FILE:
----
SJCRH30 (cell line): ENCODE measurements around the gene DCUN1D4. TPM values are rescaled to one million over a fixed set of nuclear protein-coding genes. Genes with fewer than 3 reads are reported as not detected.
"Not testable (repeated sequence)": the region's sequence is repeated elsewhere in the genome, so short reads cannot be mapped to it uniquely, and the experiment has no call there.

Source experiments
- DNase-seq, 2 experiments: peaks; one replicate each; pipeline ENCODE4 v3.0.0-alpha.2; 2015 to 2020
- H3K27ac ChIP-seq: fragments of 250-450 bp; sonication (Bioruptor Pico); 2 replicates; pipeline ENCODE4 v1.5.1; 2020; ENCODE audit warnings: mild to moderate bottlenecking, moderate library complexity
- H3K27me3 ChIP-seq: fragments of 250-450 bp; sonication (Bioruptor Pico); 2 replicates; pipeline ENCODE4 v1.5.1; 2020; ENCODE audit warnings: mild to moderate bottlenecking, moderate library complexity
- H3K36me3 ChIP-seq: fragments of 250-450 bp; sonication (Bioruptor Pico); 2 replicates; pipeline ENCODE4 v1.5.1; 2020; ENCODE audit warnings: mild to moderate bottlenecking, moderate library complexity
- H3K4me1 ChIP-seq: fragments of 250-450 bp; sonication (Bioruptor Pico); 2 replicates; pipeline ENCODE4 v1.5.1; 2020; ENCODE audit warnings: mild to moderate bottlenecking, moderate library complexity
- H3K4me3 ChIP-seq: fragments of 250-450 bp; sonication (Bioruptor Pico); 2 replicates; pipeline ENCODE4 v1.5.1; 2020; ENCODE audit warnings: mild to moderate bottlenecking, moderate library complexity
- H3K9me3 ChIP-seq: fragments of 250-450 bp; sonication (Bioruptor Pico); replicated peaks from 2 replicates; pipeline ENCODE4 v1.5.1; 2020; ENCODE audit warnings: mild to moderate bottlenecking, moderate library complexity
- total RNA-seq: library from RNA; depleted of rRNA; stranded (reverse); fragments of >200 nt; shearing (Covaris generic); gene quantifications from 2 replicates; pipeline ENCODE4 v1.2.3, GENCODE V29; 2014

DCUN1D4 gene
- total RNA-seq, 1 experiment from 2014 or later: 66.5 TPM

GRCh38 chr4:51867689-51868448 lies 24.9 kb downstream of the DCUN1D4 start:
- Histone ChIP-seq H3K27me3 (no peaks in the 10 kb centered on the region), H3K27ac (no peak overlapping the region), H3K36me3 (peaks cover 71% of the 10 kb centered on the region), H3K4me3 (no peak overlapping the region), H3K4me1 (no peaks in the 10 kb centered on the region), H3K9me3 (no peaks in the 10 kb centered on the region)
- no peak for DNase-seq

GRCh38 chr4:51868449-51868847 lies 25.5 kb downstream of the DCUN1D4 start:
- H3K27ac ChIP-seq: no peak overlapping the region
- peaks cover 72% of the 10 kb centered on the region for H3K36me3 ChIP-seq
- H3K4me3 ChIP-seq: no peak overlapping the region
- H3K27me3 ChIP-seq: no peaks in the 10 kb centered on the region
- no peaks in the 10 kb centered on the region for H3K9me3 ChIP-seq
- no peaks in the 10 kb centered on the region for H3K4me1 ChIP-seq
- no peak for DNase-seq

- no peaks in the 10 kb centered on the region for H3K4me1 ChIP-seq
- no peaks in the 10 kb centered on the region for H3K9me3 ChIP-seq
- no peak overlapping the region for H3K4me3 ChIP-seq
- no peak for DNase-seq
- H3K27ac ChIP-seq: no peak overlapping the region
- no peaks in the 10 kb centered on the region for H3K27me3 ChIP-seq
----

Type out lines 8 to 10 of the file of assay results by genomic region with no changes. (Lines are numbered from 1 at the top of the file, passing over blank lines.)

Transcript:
- H3K4me1 ChIP-seq: fragments of 250-450 bp; sonication (Bioruptor Pico); 2 replicates; pipeline ENCODE4 v1.5.1; 2020; ENCODE audit warnings: mild to moderate bottlenecking, moderate library complexity
- H3K4me3 ChIP-seq: fragments of 250-450 bp; sonication (Bioruptor Pico); 2 replicates; pipeline ENCODE4 v1.5.1; 2020; ENCODE audit warnings: mild to moderate bottlenecking, moderate library complexity
- H3K9me3 ChIP-seq: fragments of 250-450 bp; sonication (Bioruptor Pico); replicated peaks from 2 replicates; pipeline ENCODE4 v1.5.1; 2020; ENCODE audit warnings: mild to moderate bottlenecking, moderate library complexity